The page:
Highlights
► The physiological and regulative mechanisms of insecticide-induced the flight enhancement are not well understood. ► The trehalose content in fifth instar nymphs, and in the brachypterous and the macropterous adults of the insect decreased following triazophos treatment. ► The glucose content, soluble trehalase activity and expression level of NlTre-1 mRNA increased significantly compared to the controls. ► Soluble trehalase activity and the expression level of NlTre-1 mRNA in the macropterous females was higher than that in the brachypterous females.
A previous study demonstrated that the flight capacity of Nilaparvata lugens adults treated with triazophos was enhanced significantly. However, the physiological and regulative mechanisms of the flight enhancement are not well understood. Trehalose is a primary blood sugar in insects, and the enzyme trehalase is involved in energy metabolism. The present study investigated the effects of triazophos on the trehalose content, trehalase activity (soluble trehalase and membrane-bound trehalase) and the mRNA transcript levels of their corresponding genes (NlTre-1 and NlTre-2) in fifth instar nymphs, as well as in the brachypterous and macropterous N. lugens adult females. Our findings showed that the trehalose content in fifth instar nymphs as well as in the brachypterous and the macropterous adults significantly decreased following triazophos treatment. However, the glucose content, soluble trehalase activity and expression level of NlTre-1 mRNA increased significantly compared to the controls. No significant enhancement of NlTre-2 expression was found, indicating that regulation of energy metabolism of triazophos-induced flight capacity in N. lugens was not associated with NlTre-2 expression. In addition, soluble trehalase activity and the expression level of NlTre-1 mRNA in the macropterous females was significantly higher than that in the brachypterous females. The present findings provide valuable information on the molecular and regulative mechanisms of the increased flight capacity found in adult N. lugens after treatment with triazophos.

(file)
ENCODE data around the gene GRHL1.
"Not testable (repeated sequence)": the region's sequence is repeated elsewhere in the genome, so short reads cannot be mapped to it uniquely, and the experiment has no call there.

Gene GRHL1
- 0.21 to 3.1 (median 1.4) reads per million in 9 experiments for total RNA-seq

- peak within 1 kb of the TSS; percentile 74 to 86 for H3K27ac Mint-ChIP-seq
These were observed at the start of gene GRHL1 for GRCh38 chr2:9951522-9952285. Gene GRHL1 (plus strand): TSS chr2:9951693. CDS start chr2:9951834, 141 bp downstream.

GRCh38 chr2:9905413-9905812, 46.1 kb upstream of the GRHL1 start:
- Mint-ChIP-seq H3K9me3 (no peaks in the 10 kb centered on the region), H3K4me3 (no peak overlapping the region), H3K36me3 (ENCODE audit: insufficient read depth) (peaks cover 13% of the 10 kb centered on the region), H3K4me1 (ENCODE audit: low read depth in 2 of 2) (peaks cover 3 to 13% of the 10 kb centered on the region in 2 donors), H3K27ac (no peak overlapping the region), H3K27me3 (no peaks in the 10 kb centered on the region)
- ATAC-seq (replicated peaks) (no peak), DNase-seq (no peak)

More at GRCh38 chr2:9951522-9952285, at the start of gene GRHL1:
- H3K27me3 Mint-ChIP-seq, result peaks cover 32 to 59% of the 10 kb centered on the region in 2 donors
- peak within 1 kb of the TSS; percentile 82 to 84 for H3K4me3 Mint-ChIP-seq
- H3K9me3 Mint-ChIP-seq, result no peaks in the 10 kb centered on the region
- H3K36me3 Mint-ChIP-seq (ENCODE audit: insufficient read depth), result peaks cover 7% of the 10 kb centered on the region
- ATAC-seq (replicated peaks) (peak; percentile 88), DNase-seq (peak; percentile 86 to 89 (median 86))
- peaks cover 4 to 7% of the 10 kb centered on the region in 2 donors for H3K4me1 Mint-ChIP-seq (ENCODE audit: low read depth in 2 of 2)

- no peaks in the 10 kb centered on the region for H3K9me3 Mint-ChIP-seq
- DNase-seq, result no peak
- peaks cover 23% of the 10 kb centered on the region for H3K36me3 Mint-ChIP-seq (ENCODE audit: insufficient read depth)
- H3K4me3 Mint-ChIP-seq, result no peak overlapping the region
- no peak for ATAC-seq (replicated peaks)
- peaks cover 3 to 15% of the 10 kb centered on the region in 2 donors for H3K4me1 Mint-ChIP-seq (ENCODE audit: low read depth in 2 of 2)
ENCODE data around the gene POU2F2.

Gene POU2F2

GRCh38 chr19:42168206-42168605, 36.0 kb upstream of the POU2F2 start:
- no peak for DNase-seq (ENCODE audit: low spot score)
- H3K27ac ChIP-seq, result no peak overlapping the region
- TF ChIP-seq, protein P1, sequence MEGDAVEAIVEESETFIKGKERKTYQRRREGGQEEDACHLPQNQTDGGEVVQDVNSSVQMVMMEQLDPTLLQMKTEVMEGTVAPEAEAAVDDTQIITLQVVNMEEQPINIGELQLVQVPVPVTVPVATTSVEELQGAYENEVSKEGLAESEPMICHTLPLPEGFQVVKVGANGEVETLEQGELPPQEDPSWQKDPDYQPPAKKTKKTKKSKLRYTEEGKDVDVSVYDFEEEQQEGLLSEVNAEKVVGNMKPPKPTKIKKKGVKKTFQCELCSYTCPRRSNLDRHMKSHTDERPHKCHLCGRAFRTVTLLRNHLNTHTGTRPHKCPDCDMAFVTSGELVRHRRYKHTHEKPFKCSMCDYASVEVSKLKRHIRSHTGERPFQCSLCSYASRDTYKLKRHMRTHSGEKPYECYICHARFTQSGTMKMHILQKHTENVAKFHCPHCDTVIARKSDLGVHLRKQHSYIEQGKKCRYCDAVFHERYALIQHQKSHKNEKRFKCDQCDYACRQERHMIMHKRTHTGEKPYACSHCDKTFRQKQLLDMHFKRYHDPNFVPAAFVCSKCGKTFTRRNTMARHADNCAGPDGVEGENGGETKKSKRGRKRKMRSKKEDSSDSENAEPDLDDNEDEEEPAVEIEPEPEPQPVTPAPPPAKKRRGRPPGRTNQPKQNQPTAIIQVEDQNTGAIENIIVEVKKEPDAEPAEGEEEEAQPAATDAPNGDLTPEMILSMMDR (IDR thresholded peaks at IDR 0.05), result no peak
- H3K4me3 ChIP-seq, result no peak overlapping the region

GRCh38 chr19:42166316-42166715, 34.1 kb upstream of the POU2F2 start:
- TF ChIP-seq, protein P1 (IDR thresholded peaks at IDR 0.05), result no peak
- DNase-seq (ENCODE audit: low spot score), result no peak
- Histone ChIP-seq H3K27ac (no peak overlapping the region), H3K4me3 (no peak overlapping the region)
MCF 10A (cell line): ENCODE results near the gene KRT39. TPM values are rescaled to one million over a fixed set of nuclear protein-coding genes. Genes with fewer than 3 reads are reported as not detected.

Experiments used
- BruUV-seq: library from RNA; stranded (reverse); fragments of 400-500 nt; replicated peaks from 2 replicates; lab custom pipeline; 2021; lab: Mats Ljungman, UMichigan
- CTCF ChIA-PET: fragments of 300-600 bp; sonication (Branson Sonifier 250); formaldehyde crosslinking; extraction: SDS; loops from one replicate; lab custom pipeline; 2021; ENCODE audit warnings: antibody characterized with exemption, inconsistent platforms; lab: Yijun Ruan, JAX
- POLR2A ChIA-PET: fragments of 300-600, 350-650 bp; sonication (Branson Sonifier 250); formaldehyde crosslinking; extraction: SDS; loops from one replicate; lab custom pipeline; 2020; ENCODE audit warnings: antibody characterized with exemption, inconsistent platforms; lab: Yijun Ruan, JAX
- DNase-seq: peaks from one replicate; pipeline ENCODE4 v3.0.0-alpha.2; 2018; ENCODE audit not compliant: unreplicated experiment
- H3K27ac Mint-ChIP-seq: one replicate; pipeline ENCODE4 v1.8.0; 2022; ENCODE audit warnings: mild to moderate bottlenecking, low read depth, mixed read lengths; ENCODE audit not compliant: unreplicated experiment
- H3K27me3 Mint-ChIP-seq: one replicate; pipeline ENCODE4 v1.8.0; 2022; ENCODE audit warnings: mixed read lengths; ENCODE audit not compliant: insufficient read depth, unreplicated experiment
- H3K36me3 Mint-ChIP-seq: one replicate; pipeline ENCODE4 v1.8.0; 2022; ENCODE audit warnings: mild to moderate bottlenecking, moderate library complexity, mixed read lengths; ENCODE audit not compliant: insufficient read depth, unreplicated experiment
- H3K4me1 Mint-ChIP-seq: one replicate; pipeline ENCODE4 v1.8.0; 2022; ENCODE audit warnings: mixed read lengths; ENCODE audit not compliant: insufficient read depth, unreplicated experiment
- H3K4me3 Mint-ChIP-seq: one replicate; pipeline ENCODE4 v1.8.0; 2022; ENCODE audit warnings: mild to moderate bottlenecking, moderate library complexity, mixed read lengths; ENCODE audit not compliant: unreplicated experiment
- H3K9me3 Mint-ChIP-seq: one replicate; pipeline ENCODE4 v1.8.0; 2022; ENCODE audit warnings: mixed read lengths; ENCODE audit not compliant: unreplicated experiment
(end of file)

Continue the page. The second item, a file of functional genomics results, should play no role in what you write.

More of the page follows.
doi:10.1016/j.pestbp.2011.03.007
PMCID: PMC3102831  PMID: 21760647
Nilaparvata lugens; Trehalose; Glucose; Soluble trehalase (NlTre-1); Membrane-bound trehalase (NlTre-2); Triazophos